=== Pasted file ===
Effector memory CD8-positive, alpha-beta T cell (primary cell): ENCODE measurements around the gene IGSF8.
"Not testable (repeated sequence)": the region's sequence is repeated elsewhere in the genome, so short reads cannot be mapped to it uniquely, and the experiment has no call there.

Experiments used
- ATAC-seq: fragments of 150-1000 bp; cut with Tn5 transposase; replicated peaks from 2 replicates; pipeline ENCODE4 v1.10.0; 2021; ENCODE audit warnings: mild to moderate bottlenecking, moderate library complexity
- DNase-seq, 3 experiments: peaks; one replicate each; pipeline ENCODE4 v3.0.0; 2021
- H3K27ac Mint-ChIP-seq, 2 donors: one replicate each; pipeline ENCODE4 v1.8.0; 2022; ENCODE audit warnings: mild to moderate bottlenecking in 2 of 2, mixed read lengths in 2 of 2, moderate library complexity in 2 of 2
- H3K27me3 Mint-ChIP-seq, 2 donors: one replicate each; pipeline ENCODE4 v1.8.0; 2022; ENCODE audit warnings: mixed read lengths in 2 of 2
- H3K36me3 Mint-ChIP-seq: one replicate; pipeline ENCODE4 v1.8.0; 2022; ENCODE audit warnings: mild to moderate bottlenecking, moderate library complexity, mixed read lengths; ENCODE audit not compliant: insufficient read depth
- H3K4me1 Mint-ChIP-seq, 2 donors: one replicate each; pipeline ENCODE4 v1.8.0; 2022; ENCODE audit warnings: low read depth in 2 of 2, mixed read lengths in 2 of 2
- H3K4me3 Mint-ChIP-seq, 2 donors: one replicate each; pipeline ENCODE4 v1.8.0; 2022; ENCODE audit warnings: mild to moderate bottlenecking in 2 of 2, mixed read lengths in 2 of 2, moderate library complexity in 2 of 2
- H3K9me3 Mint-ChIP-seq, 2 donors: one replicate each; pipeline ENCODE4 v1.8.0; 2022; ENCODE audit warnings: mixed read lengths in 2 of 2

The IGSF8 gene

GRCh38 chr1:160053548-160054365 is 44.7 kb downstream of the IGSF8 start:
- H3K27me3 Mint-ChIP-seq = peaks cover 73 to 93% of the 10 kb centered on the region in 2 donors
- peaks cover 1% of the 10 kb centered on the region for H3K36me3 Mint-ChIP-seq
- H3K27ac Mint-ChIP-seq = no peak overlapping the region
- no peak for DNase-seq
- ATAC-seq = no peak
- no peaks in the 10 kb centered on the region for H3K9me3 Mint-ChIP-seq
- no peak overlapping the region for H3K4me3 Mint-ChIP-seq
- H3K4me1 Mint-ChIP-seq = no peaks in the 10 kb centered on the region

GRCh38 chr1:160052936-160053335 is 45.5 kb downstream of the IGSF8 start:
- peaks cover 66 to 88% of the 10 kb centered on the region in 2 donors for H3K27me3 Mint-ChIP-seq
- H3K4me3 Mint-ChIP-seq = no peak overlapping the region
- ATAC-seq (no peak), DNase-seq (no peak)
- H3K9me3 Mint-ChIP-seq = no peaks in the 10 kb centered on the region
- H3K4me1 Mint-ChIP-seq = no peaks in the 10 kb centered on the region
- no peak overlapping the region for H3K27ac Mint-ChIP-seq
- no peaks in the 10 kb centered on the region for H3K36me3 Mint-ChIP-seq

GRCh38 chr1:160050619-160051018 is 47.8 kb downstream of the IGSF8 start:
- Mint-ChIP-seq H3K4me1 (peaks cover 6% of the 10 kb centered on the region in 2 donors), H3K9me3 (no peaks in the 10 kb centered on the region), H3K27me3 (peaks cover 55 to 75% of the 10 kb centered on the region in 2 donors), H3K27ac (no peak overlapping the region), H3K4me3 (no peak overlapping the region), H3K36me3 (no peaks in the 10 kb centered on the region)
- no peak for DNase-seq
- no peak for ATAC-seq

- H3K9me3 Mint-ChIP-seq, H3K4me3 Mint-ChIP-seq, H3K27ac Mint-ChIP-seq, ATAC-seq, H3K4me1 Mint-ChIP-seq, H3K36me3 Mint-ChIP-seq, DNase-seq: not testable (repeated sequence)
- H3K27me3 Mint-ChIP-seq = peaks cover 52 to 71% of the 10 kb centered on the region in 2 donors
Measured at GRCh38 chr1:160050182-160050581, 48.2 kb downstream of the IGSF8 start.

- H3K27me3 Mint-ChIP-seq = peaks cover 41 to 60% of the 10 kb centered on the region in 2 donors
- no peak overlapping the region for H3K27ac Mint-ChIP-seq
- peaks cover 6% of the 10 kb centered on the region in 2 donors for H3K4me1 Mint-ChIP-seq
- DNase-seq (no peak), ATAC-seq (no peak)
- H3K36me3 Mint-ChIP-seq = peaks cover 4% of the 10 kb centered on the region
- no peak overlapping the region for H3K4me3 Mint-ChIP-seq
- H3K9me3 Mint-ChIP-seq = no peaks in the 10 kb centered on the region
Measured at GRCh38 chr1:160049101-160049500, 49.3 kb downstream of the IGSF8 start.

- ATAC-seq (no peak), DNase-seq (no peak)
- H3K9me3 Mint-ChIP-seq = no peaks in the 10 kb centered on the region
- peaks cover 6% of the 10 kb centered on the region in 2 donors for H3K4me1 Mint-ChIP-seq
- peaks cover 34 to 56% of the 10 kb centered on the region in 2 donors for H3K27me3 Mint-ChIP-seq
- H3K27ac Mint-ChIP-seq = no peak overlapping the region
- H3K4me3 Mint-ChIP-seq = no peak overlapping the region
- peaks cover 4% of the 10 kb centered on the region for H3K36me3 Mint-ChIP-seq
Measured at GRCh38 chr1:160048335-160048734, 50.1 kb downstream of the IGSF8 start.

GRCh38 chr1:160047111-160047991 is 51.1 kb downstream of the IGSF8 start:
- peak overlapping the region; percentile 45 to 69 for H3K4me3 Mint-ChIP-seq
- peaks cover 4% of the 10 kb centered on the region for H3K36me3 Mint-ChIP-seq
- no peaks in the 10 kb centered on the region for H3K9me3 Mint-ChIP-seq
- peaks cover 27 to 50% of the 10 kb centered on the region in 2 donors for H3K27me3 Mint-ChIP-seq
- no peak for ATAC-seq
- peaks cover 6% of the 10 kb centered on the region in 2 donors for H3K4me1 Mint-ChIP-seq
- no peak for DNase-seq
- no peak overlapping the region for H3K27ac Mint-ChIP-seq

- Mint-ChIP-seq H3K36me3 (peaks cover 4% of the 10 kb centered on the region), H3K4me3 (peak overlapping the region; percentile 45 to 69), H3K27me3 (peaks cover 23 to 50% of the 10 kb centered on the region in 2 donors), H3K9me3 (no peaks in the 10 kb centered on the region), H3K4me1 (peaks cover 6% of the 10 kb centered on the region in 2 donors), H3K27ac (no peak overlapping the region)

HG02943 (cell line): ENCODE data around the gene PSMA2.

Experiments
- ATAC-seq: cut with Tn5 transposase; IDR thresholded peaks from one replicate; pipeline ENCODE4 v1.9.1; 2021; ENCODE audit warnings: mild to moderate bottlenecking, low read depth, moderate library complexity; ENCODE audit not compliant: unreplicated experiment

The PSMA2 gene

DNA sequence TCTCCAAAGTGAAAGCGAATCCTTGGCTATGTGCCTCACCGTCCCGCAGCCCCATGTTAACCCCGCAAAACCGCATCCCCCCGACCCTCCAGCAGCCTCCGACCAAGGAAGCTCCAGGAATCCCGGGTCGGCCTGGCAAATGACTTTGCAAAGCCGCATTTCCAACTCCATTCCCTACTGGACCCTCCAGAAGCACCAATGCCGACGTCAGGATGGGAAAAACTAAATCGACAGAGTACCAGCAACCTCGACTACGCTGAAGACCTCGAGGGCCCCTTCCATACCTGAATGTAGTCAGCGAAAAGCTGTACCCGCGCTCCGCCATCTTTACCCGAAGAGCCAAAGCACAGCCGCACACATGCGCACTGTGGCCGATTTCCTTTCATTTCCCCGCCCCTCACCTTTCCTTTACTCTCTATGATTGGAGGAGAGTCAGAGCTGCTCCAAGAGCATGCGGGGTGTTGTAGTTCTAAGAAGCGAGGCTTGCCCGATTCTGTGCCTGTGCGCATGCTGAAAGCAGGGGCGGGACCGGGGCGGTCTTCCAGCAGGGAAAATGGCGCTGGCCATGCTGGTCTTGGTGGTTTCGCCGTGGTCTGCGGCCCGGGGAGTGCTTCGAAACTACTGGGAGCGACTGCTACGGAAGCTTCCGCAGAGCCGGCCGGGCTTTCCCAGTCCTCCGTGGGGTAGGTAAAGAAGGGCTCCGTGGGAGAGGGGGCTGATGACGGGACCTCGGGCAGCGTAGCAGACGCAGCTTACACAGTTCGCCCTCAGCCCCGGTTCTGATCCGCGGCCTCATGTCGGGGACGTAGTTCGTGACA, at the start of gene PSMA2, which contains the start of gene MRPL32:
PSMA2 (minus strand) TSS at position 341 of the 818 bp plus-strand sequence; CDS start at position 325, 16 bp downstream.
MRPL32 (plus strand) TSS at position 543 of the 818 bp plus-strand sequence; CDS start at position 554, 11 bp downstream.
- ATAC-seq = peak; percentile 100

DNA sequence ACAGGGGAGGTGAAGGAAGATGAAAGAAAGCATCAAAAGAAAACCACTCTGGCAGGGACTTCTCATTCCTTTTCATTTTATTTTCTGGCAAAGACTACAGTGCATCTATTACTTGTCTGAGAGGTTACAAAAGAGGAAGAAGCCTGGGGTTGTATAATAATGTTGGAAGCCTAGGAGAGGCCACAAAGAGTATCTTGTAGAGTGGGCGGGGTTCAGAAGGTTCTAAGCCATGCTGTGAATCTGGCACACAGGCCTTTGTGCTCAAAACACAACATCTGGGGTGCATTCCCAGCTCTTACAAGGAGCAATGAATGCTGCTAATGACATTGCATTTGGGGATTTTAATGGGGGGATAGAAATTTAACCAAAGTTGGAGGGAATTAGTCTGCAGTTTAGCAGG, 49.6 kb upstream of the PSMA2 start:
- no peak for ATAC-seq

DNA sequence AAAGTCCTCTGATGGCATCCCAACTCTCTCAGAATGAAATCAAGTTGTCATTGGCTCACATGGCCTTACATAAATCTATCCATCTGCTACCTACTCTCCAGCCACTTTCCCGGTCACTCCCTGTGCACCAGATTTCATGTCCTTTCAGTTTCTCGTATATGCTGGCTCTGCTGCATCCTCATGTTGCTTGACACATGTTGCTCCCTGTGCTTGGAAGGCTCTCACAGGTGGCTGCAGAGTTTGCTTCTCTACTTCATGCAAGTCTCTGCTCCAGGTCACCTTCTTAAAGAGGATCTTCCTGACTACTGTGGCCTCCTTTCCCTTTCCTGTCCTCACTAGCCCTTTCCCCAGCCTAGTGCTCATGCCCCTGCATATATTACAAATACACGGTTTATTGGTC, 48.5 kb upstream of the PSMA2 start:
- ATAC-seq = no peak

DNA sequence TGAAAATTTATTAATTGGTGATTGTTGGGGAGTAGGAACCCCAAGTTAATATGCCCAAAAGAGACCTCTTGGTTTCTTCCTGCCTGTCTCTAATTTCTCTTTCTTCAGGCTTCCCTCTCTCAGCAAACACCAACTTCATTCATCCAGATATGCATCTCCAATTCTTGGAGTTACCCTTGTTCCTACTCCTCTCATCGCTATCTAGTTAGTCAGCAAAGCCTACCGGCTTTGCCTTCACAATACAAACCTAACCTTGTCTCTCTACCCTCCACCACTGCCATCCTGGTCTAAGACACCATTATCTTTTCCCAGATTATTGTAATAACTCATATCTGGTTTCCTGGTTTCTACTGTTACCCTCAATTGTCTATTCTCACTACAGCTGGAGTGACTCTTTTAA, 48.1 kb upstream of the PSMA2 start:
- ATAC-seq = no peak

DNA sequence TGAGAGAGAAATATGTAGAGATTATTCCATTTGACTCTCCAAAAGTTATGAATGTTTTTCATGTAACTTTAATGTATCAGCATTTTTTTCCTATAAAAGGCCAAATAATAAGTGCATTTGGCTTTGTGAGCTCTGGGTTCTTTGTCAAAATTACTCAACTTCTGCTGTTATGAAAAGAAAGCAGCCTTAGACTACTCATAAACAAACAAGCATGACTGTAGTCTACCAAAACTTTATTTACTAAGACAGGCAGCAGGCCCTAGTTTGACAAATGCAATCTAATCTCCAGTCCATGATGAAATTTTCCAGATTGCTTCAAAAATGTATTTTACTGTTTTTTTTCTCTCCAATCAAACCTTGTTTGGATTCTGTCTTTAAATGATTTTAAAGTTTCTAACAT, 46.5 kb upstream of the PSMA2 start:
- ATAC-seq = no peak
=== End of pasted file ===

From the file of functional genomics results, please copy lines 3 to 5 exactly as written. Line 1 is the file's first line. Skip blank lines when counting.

Experiments used
- ATAC-seq: fragments of 150-1000 bp; cut with Tn5 transposase; replicated peaks from 2 replicates; pipeline ENCODE4 v1.10.0; 2021; ENCODE audit warnings: mild to moderate bottlenecking, moderate library complexity
- DNase-seq, 3 experiments: peaks; one replicate each; pipeline ENCODE4 v3.0.0; 2021